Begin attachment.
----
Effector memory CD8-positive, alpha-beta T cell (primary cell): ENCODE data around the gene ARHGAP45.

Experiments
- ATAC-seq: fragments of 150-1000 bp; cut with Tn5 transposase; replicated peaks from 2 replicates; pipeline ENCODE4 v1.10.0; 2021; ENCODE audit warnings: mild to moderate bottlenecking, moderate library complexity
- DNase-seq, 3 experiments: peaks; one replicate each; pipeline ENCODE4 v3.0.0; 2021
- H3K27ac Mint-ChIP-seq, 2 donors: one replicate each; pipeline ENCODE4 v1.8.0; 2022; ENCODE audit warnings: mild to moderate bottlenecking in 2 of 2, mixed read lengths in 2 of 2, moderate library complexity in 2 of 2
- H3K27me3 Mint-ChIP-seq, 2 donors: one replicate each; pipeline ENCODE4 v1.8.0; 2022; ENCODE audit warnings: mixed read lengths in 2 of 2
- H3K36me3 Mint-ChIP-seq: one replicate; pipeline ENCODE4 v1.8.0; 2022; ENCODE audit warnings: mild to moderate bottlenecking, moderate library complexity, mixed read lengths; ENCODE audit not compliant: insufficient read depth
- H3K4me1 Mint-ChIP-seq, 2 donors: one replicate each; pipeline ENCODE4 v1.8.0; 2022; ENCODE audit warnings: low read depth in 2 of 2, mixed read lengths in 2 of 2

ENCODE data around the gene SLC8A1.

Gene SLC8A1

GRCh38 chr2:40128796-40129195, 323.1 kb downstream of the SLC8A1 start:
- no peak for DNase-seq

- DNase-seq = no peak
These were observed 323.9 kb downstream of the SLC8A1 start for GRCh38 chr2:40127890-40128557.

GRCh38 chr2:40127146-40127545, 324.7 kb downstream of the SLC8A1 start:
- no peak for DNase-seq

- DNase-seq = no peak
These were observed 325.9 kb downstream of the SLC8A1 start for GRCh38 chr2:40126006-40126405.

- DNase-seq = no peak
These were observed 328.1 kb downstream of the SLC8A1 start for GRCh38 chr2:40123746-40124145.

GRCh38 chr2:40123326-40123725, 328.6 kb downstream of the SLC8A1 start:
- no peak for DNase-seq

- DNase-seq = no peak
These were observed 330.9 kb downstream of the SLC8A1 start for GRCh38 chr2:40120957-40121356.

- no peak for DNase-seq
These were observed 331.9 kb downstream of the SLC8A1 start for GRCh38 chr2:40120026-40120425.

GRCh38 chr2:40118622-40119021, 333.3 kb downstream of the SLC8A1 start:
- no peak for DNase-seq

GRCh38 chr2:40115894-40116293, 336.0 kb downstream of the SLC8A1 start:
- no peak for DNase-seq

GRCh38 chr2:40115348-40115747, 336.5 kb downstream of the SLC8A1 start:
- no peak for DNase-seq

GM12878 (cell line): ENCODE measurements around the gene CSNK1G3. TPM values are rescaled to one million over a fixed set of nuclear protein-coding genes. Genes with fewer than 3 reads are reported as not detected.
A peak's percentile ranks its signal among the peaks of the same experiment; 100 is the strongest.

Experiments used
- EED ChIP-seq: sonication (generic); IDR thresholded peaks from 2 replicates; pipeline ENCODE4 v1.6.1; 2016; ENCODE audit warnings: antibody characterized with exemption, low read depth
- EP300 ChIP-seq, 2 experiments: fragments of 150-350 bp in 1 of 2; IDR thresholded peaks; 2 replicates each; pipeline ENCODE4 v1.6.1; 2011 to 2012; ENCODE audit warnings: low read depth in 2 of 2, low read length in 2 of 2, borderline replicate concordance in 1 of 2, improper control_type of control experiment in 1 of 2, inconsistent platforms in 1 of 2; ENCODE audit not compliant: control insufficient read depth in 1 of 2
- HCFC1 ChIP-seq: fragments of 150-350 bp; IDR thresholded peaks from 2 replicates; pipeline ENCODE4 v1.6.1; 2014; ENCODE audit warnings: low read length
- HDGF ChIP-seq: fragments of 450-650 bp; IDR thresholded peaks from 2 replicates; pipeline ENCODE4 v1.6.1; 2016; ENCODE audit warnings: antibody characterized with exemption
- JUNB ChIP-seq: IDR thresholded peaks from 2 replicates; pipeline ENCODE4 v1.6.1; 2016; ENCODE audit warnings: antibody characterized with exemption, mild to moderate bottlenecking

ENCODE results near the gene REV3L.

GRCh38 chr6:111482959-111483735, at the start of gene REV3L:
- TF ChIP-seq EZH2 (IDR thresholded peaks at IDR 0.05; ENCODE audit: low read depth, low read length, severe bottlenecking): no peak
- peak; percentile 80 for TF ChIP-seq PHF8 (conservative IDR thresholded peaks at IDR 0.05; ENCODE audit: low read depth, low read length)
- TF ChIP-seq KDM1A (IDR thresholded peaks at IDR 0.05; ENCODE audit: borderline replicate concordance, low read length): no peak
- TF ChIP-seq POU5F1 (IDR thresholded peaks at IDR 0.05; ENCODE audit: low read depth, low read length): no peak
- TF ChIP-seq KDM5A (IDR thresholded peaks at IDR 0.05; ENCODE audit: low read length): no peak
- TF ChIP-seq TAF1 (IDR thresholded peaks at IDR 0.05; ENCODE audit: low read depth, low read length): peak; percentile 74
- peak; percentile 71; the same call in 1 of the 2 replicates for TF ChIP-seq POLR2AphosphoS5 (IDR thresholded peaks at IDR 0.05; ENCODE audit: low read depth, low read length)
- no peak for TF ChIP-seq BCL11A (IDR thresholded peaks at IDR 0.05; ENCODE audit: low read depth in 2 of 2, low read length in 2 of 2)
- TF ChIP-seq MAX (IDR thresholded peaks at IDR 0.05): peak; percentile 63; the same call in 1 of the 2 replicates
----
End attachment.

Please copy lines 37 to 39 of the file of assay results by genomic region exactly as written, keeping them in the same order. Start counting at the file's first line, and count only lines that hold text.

- EP300 ChIP-seq, 2 experiments: fragments of 150-350 bp in 1 of 2; IDR thresholded peaks; 2 replicates each; pipeline ENCODE4 v1.6.1; 2011 to 2012; ENCODE audit warnings: low read depth in 2 of 2, low read length in 2 of 2, borderline replicate concordance in 1 of 2, improper control_type of control experiment in 1 of 2, inconsistent platforms in 1 of 2; ENCODE audit not compliant: control insufficient read depth in 1 of 2
- HCFC1 ChIP-seq: fragments of 150-350 bp; IDR thresholded peaks from 2 replicates; pipeline ENCODE4 v1.6.1; 2014; ENCODE audit warnings: low read length
- HDGF ChIP-seq: fragments of 450-650 bp; IDR thresholded peaks from 2 replicates; pipeline ENCODE4 v1.6.1; 2016; ENCODE audit warnings: antibody characterized with exemption